PARIS (Reuters) - France's highest administrative court on Wednesday annulled the decree setting wind power feed-in tariffs, marking the end of a complex legal procedure that has stifled investment in the French onshore wind sector.
The French government has already prepared a new decree, which was cleared by the European Commission in March and will replace the one that has now been annulled.
Pressure group Vent de Colere had seized on the previous government's failure to notify the EU that the original decree subsidizing onshore wind power production was state aid.
Europe's highest court, which the French court asked for advice, judged last December that the feed-in tariffs were indeed state aid and should have been flagged to the EU as such.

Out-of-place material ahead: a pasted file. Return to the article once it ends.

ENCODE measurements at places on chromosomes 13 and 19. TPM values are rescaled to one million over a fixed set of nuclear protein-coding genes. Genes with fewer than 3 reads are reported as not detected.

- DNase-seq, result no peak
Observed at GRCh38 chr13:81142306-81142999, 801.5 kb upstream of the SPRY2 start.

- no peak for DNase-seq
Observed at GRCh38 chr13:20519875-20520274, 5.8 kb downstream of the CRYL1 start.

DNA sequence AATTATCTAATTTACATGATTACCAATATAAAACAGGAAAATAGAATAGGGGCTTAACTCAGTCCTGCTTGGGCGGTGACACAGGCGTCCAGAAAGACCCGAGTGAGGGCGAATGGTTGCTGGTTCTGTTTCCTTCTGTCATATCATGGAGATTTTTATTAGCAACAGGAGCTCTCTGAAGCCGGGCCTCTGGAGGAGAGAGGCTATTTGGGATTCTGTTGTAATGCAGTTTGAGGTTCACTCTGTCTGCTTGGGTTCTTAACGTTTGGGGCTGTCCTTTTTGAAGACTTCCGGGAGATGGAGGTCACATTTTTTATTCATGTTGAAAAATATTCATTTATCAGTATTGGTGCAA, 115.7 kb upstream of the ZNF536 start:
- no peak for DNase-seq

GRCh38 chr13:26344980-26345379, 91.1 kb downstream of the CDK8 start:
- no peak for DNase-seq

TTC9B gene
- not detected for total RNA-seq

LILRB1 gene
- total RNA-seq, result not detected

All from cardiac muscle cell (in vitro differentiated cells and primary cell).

Legal uncertainty over the tariffs, which force utility EDF to buy wind-generated power at above-market costs, has paralyzed investment in the French wind sector since 2011.
French renewable energy lobby SER welcomed the decision, saying the wind sector was now expecting the government to promulgate the new decree.
"After six years of procedure, this new economic framework, which is highly anticipated by all players in the wind sector, will finally give them a secure legal footing necessary to carry on their projects," Jean-Louis Bal, the head of the SER, said.
(Reporting by Michel Rose; Editing by Erica Billingham)